Semiconductor manufacturer AMD says it is going on a hiring spree over the next year to bring on about 1,000 technology professionals worldwide as part of a push to develop new hardware and software products aimed at cloud computing.
The Sunnyvale, Calif.-headquartered company recently told Web hiring site Dice that the company is looking to hire design engineers, software professionals and IT specialists, with the highest number of available positions in the area of design and verification engineers.
AMD did not elaborate on its plans for the cloud, but the hiring spree is an obvious sign that it sees big opportunity in creating servers and systems customized for massive data centers that will deliver cloud services. In a recent blog, AMD provided some insights into the role it sees itself playing in the emerging cloud arena.
"Cloud computing is the next stage in the evolution of the Internet that dynamically delivers information to end users where they want it, when they want it. And, in doing that there needs to be a sophisticated balance of computing hardware and software to power that kind of abundant and flexible data," Tracey Blanton, a product marketing manager at AMD said in the blog.
At the processor level, Blanton said the cloud opportunity demands innovation in a few key areas: power management, virtualization and memory.
Last year AMD launched its Opteron 4000 Series platform, which it described as the first server platform designed from the ground up to meet the specific requirements of cloud computing, and hyperscale data centers. A key selling point of the 4000 series was its ability to offer more performance with significantly reduced power consumption - about 24 percent over the previous generation.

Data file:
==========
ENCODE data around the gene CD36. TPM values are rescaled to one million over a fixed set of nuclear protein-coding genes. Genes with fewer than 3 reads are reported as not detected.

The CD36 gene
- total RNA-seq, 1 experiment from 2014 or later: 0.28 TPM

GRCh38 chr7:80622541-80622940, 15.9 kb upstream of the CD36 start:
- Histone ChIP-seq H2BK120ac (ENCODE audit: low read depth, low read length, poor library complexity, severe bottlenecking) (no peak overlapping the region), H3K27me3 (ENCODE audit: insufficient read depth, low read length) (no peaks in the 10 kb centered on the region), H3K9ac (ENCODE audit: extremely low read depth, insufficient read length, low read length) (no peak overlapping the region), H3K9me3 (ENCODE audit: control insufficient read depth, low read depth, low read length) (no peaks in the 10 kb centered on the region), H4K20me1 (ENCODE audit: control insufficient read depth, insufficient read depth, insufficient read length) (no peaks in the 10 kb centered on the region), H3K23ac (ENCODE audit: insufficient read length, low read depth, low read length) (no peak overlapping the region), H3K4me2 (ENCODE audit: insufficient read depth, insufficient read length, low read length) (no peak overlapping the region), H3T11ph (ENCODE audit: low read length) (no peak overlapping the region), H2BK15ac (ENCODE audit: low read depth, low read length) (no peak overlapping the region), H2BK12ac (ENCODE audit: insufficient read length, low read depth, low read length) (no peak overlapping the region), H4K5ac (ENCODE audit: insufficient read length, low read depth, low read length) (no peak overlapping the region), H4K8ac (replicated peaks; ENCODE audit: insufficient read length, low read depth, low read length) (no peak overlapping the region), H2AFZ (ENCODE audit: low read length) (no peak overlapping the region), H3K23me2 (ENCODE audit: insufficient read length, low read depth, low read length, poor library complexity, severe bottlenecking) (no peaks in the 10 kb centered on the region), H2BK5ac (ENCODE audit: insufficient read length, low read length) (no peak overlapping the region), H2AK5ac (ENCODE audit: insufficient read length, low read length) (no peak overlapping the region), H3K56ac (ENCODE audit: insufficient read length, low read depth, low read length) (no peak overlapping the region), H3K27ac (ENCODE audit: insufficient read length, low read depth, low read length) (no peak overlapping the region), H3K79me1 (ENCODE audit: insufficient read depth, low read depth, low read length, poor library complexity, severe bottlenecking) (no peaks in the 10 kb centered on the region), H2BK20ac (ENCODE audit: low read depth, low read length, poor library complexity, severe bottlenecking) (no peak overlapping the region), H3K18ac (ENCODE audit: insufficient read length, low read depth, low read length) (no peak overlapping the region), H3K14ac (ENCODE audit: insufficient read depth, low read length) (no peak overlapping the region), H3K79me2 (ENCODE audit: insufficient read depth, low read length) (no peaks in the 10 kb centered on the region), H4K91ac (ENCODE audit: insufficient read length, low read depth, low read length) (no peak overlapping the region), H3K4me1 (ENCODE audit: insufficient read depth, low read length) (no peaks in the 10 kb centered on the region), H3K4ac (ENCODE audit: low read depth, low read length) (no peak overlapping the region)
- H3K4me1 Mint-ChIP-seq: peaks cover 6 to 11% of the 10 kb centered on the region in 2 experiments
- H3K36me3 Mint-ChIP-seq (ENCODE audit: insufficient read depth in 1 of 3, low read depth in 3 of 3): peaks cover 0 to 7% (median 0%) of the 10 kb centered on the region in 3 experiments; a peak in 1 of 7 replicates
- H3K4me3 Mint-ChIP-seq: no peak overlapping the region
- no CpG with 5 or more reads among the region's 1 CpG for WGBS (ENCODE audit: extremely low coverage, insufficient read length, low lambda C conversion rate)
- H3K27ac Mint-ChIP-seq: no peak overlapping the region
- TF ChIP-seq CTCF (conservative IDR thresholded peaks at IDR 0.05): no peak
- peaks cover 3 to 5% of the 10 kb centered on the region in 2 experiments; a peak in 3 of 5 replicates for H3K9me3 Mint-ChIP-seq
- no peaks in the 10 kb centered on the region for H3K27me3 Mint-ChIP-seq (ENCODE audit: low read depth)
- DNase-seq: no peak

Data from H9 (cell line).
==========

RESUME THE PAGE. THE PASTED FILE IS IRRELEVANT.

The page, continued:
AMD estimates this can translate into power savings of about $100 per server per year. When you consider that some of the largest hosting companies own up to 70 thousand servers, this can result in savings in the range of $7 million per year.
In terms of virtualization, AMD has been collaborating been VMware for close to two years to develop hardware which is geared towards virtualized data centers. It has also been working with VMware to develop new memory compression and pooling techniques.
The bottom line is, when it comes to the cloud computing revolution, innovation is not just taking place at the software end of the spectrum. As AMD demonstrates, the cloud demands innovation from the ground up, and that, in turn, is creating opportunities for technology professionals with associated skills.